Dunelanders in the
know call it a “lost jewel,” an “undiscovered resource.”
That’s because the
nine mile-stretch of the East Branch of the Little Calumet River which
traverses Indiana Dunes National Lakeshore is, for the most part,
inaccessible. A hiker or angler would have a hard time finding a place to
park the car, just to be in a position to get to the river. A paddler would
have an even harder time finding a place from which to conveniently put a
ago, the National Park Service (NPS) briefly explored the recreational
opportunities offered by the Little Cal within the boundaries of the
National Lakeshore, with an eye to the preparation of a use management plan
which might have improved accessibility. NPS abandoned that effort, however,
after running into “obstacles,” as Assistant Superintendent Gary Traynham
But the climate is
different now and NPS has begun the management-planning process all over
again, in fact has reached the stage at which it’s seeking public input as
part of an environmental assessment of the possible recreational uses to
which the river might be put.
On Tuesday night,
NPS held a public meeting at the Dorothy Buell Memorial Visitor Center, for
the specific purpose of soliciting and gathering comments.
The consensus of
the 50 or so folks who attended: the East Branch is awfully darn pretty,
offers fabulous fishing and paddling opportunities--hiking and biking ones
as well--but is just way too hard to get to.
Notably absent from
the meeting: any suggestion from the public that recreational uses of the
Little Cal are in any way inappropriate or environmentally harmful; or any
suggestion that paddling, angling, hiking, or biking are in any way
Begin with the
actual “reaches” of the Little Cal’s East Branch which traverse the National
Lakeshore. NPS has divided them into four, three of them contiguous:
* Reach 2, which
includes Chellberg Farm, Bailly Homestead, and Mnoke Prairie to the east and
a slice of Burns Harbor to the west.
* Reach 3, which
includes the bulk of Burns Harbor, the Ameriplex property in Portage, and
* And Reach 4,
which includes the Portage Lakefront and Riverwalk site.
Reach 1 is known as
the Old Heron Rookery and is located on the far east side of the National
Lakeshore in Pine Township.
Almost no matter
what the proposed recreational use, though--except perhaps for hiking,
overland--long stretches of each reach are, for all practical purposes,
Gene Weibl, a
member of the Burns Harbor Redevelopment Commission who is currently looking
at ways of promoting eco-tourism in town, calls the Little Cal an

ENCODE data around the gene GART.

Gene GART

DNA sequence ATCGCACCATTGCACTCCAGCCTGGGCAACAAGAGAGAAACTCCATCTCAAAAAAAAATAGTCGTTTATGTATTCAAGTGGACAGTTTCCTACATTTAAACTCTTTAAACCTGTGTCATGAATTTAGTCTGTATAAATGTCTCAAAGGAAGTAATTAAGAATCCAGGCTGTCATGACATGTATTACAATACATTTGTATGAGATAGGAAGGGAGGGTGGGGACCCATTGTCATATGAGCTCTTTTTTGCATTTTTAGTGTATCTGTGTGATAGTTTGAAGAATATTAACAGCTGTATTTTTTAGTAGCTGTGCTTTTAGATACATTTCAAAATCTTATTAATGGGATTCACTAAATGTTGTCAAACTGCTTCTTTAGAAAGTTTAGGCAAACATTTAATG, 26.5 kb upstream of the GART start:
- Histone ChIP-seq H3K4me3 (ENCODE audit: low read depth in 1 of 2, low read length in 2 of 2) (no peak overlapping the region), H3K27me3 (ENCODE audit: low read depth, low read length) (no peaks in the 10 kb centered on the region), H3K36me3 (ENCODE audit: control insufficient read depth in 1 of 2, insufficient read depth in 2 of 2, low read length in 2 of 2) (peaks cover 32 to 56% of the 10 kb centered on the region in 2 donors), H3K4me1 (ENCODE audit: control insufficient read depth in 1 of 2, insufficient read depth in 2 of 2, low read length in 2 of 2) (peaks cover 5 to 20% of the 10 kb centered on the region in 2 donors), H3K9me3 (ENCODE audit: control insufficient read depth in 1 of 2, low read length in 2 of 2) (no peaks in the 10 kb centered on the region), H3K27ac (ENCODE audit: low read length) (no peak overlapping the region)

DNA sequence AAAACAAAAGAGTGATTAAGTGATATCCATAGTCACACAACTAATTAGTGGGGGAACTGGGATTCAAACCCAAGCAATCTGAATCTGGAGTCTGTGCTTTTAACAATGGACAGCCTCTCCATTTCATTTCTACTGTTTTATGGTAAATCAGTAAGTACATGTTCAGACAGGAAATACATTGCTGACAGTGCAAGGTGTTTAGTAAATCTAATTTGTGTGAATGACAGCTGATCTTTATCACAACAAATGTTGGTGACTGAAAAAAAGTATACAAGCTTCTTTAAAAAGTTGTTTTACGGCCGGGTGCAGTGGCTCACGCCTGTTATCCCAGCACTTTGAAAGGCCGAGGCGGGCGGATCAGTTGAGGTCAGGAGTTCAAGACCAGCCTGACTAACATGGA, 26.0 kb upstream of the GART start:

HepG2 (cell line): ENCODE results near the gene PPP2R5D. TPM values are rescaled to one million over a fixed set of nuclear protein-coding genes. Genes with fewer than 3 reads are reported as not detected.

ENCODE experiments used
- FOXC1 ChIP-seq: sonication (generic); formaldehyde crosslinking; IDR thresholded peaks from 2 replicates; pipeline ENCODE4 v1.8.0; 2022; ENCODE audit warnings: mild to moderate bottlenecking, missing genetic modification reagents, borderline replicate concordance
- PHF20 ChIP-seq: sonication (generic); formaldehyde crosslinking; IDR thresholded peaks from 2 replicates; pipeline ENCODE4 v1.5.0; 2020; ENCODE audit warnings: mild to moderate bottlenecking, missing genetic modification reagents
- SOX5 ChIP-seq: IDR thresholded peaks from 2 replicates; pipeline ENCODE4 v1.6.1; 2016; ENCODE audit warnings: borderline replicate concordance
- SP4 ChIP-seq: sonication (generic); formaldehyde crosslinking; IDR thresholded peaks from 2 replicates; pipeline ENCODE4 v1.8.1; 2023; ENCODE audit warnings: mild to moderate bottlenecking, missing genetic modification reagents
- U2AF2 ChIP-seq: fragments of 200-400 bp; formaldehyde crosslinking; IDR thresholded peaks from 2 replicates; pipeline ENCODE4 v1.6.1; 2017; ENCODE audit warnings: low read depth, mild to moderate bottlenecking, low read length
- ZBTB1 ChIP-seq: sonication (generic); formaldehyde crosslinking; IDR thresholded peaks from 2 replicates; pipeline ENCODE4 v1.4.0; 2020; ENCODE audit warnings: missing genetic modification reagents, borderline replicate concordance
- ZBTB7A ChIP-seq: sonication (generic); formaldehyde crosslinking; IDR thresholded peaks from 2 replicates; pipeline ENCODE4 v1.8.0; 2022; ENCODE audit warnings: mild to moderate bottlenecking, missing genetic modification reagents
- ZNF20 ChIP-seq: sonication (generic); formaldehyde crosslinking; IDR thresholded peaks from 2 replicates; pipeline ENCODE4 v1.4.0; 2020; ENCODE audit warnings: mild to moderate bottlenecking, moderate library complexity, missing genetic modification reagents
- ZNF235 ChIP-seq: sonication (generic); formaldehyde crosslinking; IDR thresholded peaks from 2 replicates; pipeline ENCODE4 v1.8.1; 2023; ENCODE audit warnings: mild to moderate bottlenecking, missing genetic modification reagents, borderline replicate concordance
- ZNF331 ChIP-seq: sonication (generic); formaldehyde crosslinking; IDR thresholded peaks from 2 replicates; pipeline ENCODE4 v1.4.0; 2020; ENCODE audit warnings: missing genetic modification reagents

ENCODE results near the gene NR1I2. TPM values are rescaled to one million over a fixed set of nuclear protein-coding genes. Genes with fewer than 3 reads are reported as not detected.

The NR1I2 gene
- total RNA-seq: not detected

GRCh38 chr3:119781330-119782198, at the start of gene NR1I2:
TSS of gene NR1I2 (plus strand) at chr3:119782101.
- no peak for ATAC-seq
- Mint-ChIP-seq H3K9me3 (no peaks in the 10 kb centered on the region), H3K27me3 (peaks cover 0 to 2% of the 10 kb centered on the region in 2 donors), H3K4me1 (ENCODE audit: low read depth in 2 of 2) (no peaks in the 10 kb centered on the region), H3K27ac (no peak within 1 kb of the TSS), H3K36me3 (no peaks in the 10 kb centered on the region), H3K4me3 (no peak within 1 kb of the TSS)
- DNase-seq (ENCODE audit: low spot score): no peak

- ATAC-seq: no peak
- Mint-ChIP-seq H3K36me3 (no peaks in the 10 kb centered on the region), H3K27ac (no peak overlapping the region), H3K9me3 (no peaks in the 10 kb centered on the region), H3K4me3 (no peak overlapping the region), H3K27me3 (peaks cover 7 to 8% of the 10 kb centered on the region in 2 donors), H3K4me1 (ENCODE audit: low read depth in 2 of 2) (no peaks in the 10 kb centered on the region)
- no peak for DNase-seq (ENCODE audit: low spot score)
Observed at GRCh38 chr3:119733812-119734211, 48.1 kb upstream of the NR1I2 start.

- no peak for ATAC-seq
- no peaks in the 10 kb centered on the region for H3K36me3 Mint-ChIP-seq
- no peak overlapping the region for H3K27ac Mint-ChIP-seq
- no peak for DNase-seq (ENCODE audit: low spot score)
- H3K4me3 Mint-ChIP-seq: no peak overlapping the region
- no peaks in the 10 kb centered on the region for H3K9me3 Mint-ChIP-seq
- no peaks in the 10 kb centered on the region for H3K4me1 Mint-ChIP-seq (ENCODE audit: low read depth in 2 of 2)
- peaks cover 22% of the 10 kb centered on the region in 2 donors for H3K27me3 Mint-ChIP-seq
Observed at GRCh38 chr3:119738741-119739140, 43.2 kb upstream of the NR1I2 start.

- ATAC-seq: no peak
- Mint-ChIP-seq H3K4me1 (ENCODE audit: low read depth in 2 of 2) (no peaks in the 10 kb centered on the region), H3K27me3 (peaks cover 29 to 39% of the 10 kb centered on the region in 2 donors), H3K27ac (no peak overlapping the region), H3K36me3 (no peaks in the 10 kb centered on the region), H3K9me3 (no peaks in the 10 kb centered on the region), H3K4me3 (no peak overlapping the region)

“undiscovered resource” of the National Lakeshore. Undiscovered, he told the
Chesterton Tribune, because you’d almost have to be lost yourself to
And people who
do know of its beauty and promise can’t get to it. A case in point:
there is actually an anglers’ public parking lot in Burns Harbor west of
Ind. 149 and south of--and overlooking--the Little Cal, Weibl said. But a
person would be risking life and limb attempting to climb down the steep
bank, even using the ropes which have been secured to trees as hand-holds.
“If you try to get down to the river, there’s a good chance you would die.”
Dan Plath of the
Northwest Indiana Paddling Association looks at access in two ways: kayakers
need places to put in their craft safely and conveniently. But even staging
areas won’t do them much good once, in the river, they hit one of the
numerous log jams and snags blocking their way.
severe log jams that exist, using ecologically responsible techniques, will
improve the river resource for both anglers and paddlers alike,” Plath said.
“Currently the river is being choked with log jams in an ever increasing
number. With the die-off of ash trees along the river as a result of the
emerald ash borer, better management of the river will result in better
water quality through decreased erosion and sedimentation in areas where
severe log jams are negatively impacting the resource.”
Jim, a manger at
Bass Pro Shop in the Ameriplex--which caters to many potential recreational
users of the Little Cal--made much the same point. “We’re heavily into
conservation at Bass Pro,” he said. “Any time you’re talking about better
access and conservation, we’re interested.”
The public had
other suggestions to make as well.
One gentleman urged
NPS to return the Old Heron Rookery reach to its former “sinuosity,”
although Gina Darnell, an urban forester, made the point from the floor that
it would be hard to re-create the Little Cal’s meanders because the water
levels are lower and the banks have been “scoured out.” Darnell also made
note of the fact that the Old Heron Rookery is the only reach of the four
which is actually a regulated drain, suggesting the need for cooperation
between NPS and the Porter County Drainage Board.
meanwhile, urged NPS to create primitive camps for kayakers and other
paddlers accessible only by water.
Two others want to
see safe places made to lower boats into the water in Reach 4, at the
Portage Lakefront and Riverwalk site.
And in general,
folks agreed on the need for a lot more parking and staging areas, so that
anglers and paddlers can much more easily access the water.
The Little Cal “is
the jewel of the park system that nobody knows is there,” Weibl said. “And I
think we need to find a responsible way of making it accessible.”
Persons can also
provide comments on line at